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While Eucalyptus is touting its private cloud technology, it's also clearly committed to giving customers better tools for hybrid environments. In Eucalyptus 3.4, for example, there's a single interface for cloud administrators that spans Eucalyptus and AWS resources.
"We strongly believe that the future is hybrid, and we're now fully supporting that," Eucalyptus' Knosp said.
The Eucalyptus-AWS partnership is a great example of the sort of "co-opetition" that's happening right now in the cloud space. Eucalyptus got a big boost from partnering with AWS, but it also wants to sell its own private cloud software, and that can lead to mixed marketing messages.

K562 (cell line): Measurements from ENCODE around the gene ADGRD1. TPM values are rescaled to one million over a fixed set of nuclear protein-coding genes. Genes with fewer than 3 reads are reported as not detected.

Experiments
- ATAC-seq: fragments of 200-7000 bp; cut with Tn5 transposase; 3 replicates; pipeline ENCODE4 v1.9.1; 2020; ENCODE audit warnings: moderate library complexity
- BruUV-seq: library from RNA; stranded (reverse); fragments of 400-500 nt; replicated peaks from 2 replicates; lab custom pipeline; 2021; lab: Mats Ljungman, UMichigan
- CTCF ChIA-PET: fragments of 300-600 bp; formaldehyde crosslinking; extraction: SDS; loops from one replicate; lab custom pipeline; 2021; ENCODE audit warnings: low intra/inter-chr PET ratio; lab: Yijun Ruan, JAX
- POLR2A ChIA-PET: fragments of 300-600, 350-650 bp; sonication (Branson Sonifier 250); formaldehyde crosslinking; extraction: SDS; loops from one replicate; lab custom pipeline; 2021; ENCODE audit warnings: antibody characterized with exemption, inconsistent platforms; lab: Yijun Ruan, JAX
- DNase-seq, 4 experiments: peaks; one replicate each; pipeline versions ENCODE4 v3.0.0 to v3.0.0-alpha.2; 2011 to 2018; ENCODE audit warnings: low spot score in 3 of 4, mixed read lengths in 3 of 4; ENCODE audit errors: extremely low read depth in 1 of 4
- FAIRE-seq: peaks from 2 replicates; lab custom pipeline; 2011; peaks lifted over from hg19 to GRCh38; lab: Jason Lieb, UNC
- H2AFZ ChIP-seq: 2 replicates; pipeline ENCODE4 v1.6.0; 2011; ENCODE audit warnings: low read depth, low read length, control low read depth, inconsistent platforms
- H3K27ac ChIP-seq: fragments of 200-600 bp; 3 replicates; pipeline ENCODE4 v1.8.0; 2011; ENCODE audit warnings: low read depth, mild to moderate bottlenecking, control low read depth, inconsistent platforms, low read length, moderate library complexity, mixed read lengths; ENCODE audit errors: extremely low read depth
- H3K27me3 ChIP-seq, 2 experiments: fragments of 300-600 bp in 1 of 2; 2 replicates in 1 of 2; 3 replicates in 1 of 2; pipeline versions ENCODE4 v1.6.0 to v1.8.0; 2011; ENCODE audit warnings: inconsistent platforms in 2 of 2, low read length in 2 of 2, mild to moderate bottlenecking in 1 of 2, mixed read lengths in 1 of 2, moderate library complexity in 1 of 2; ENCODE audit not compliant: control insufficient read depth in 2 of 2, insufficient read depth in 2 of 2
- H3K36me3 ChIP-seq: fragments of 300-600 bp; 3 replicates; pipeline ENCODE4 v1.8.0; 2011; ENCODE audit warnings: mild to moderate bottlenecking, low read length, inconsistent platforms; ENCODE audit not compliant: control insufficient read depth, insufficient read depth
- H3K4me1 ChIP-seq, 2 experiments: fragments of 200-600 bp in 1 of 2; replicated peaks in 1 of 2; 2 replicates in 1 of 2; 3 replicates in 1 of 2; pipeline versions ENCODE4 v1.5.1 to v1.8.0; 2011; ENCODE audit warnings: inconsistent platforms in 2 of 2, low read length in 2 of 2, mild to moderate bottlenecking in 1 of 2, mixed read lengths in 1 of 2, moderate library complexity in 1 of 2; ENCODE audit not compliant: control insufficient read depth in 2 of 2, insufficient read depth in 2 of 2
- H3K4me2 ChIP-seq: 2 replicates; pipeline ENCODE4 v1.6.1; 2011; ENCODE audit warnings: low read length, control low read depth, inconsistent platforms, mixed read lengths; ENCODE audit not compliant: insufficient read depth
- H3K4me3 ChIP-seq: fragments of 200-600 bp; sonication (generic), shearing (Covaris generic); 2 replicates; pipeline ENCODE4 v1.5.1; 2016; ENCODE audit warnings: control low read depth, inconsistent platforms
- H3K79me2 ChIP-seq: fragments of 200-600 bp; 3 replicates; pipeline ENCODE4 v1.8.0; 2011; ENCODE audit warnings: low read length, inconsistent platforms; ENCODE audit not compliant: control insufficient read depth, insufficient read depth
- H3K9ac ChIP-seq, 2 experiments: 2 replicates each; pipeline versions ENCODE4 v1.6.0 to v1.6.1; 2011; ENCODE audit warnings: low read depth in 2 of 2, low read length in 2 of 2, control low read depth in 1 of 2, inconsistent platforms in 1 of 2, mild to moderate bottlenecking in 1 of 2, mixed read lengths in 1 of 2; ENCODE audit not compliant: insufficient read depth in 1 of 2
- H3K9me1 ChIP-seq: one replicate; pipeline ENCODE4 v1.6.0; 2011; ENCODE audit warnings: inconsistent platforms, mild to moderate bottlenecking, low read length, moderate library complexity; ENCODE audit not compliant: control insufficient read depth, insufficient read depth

For now, Knosp told CRN that Eucalyptus is sticking close to AWS because of its ecosystem and dominant market position. But if another dominant public cloud player emerges, like Microsoft or Google for example, Eucalyptus can extend its architecture to adopt additional cloud APIs, Knosp said.
"We can break that gravitational force field if we have to," Knosp said. "We have the architecture and the engineering talent to do it."